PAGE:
As I completed my National Board Renewal of my Early Childhood Generalist (EC/GEN) certificate last week, I came away invigorated and a little amazed at the progress the profession has made in acknowledging the expertise of teachers, especially concerning assessment. The profession has come so far, even in the past 15 years.

When I graduated from teacher preparation, I understood my job as two tiered. I was to plan instruction and then implement it to meet standards that were evaluated by mandated measures of my success. The standards, meant to drive my instruction, were set by an external entity that did not know my students. I wasn’t supposed to design assessment.

When I began to teach, I discovered that strictly administering mandated assessments was not enough. The assessments did not address the levels of language understanding my students gained over time. These levels can best be understood as:

1. Physical (pointing, crying, swatting, smiling, nodding)

2. Receptive (Point to your nose. Point to the letter B.)

3. Expressive (What letter is this? What color is this?)

4. Symbolic (What is this a picture of? What is the big yellow M?)

5. Written (Forming letters, pointing to words, recognizing a name).

As I became proficient at teaching, I found that each of these levels developed concurrently and were interdependent with other developmental domains. For instance, written expression is highly dependent on fine motor (physical development). Finally, there were additional mediating factors of culture and trust. For example, in my students’ community, a clothes’ hanger is called a “rack.” A picture of a hanger was an actual assessment prompt for expressive language development in my early years. If I had not understood this cultural difference I would have needed to mark my students’ responses as wrong.

I learned that a simple assessment of a 4 year-old, such as “Write your name,” may need scaffolding and support, similar to teaching.

Here is an example of how complex even this simple assessment can be, based on levels of communicative ability:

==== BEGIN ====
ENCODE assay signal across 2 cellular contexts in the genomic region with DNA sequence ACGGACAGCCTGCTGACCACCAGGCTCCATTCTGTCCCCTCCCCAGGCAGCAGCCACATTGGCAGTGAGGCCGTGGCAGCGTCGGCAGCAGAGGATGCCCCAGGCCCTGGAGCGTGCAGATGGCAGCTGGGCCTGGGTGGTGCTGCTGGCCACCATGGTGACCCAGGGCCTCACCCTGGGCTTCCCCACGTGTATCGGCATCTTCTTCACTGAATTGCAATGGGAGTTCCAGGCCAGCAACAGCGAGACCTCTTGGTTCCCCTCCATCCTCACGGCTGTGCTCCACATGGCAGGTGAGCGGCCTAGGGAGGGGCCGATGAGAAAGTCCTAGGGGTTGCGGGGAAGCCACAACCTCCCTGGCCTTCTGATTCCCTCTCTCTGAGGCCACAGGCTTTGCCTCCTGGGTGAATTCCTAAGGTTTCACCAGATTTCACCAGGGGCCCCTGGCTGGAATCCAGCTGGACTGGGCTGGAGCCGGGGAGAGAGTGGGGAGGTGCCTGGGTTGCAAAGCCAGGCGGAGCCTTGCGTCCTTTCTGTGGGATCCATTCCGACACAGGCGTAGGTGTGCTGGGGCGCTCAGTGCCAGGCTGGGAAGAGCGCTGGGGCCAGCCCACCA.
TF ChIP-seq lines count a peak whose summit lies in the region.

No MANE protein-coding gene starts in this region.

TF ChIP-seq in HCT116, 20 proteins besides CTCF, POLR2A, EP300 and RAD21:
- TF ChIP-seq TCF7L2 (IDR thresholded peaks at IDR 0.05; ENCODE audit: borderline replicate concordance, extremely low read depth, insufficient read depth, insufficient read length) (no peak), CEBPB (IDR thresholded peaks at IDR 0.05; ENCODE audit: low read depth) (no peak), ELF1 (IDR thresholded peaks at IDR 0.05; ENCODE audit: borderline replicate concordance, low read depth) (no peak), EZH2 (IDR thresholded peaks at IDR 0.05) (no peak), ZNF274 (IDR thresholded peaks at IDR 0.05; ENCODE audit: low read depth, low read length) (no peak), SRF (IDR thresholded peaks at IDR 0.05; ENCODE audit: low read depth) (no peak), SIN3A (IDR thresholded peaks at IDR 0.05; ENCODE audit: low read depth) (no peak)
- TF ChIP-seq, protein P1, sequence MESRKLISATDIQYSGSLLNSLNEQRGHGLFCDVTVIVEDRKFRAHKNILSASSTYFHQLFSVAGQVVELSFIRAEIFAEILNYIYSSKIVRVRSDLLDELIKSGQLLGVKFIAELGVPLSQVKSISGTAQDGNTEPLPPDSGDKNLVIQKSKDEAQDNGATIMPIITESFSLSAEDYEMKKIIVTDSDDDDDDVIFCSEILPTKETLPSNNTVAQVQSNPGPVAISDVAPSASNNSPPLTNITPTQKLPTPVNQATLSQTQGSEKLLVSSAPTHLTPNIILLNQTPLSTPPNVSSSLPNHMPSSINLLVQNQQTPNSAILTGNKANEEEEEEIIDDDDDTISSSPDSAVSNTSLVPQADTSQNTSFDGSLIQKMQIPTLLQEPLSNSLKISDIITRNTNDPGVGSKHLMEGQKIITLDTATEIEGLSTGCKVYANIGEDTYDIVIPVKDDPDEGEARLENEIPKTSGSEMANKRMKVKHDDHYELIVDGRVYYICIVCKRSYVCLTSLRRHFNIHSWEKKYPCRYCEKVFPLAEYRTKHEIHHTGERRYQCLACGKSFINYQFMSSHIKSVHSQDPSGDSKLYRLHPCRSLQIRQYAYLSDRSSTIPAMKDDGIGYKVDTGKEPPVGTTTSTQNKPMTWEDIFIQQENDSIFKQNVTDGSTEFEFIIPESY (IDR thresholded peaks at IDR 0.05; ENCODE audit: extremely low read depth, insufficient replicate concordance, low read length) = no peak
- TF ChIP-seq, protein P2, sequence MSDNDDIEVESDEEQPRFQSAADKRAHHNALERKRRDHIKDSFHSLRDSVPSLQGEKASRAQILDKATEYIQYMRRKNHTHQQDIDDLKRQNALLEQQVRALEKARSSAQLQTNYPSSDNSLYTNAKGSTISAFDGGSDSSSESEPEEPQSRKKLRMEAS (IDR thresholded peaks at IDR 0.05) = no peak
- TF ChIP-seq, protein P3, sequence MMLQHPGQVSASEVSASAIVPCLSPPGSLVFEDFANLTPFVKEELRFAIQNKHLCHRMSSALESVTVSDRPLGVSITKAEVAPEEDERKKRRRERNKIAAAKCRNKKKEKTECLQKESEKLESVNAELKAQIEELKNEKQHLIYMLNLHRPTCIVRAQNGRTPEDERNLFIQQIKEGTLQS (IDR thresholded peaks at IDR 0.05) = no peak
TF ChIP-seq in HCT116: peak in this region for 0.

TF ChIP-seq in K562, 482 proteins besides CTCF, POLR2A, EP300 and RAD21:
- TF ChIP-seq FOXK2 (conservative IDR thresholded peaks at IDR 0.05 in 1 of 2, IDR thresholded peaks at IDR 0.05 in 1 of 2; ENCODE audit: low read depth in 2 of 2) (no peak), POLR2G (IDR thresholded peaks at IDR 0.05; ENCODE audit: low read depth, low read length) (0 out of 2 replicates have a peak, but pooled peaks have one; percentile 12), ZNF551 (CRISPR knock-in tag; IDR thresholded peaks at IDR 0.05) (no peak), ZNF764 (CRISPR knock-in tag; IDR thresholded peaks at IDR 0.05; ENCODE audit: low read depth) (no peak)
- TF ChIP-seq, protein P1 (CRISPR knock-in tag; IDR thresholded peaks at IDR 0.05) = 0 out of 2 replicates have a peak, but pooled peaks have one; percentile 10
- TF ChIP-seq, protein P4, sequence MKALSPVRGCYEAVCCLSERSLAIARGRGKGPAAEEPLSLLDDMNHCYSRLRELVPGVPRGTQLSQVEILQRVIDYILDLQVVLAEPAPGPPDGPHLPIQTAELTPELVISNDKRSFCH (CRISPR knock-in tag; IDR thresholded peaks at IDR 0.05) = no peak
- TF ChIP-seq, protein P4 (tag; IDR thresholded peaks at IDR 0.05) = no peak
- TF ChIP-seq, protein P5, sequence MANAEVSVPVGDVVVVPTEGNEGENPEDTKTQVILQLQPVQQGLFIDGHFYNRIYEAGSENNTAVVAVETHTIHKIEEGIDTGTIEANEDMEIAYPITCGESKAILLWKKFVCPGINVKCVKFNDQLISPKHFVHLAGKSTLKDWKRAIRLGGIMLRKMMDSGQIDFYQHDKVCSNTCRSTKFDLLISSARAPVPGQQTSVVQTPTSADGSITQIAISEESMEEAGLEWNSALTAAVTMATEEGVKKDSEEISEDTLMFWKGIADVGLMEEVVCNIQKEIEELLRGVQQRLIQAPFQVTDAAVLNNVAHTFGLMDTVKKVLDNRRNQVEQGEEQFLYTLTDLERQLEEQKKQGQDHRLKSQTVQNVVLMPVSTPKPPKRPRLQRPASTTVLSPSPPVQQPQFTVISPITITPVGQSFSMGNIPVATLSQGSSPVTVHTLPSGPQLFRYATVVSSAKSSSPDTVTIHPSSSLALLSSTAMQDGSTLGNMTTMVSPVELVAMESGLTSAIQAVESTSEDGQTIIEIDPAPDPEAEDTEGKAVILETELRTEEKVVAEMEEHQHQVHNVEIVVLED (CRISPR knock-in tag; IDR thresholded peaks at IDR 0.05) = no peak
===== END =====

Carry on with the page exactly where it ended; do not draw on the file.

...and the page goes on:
• A student may not know their name because they have always been called something they respond to. They may never have been told, “Your name is James.” It may sound far fetched, but I have had this experience many times.

  • This same student may not know that their name is James because, for the past 4 years, they have been called “ManMan,” their nickname, by every adult and child they interact with. This reliance on nicknames in my students’ families serves two purposes. It identifies the child but also serves as an indicator of how much a child should trust a new a person. If an adult calls the student James instead of ManMan, he is not from inside of his community.

  • James may actually know his name is James and respond when spoken to, but when asked “What is your name?” respond, “ManMan.”

  • James may know his name and respond when he is called but not be able to express verbally, “My name is James.”

  • James may even be able to say, “My name is James.” and spell out verbally, “J-A-M-E-S.” However, when James is asked to point to the letter J on a word wall, he does nothing. Why? Is it because he doesn’t recognize the letter J, or is it because he doesn’t recognize the letter J out of the context of his name?

  • Finally, James may know his name, be able to say his name, even be able to point to J out of context, but can’t write his name. He doesn’t even come close. His name actually looks like a scribble when he is asked to write it. Over time, it becomes a picture of a head and some stick arms. Then some letter like scribbles are added. Then, one big J. Then J and an S. Finally, a few months down the line, James can write his name but the J is backwards. Is it wrong? Did he pass the assessment? The quick answer is: “No.”

However, if the assessment is developmentally appropriate, it will provide the opportunity for James to show what he knows through levels of development, maybe even utilizing multimodal ways of learning and knowing. Thankfully, my Head Start program has always seen assessment, especially screenings, for what they are, a partially reliable measure of student knowledge and abilities at a single point in time. This is why our Head Start program has always relied on anecdotal evidence, collected over time, and scored on a rubric for our assessment of child outcomes.

Anecdotal evidence has always been a cornerstone of developmentally appropriate practices, as described by National Association for the Education of Young Children (NAEYC). However, that hasn’t stopped policy makers from enacting mandates that don’t acknowledge the complexity of assessment in early childhood. Perhaps they should take a page from my composition book full of notes.

The current EC/GEN Standards (PDF) expect teachers to draw on knowledge of students to make decisions about assessments. This is why I know exactly how James knows his name: as a sound, a word, a symbol, or collection of written letters. The NBPTS acknowledges the role and expertise of teachers in implementing assessments this way: “Teachers modify assessments for different learning modalities and developmental levels in ways that ensure individualization while preserving the integrity of the assessment.”

This would make it seem that perhaps teachers could be trusted to determine the best decisions about assessment based on student knowledge. Who knows: maybe soon teachers will be relied on to design assessment that enables students to demonstrate what they know and are able to do. What would that look like? Probably not a multiple choice test.

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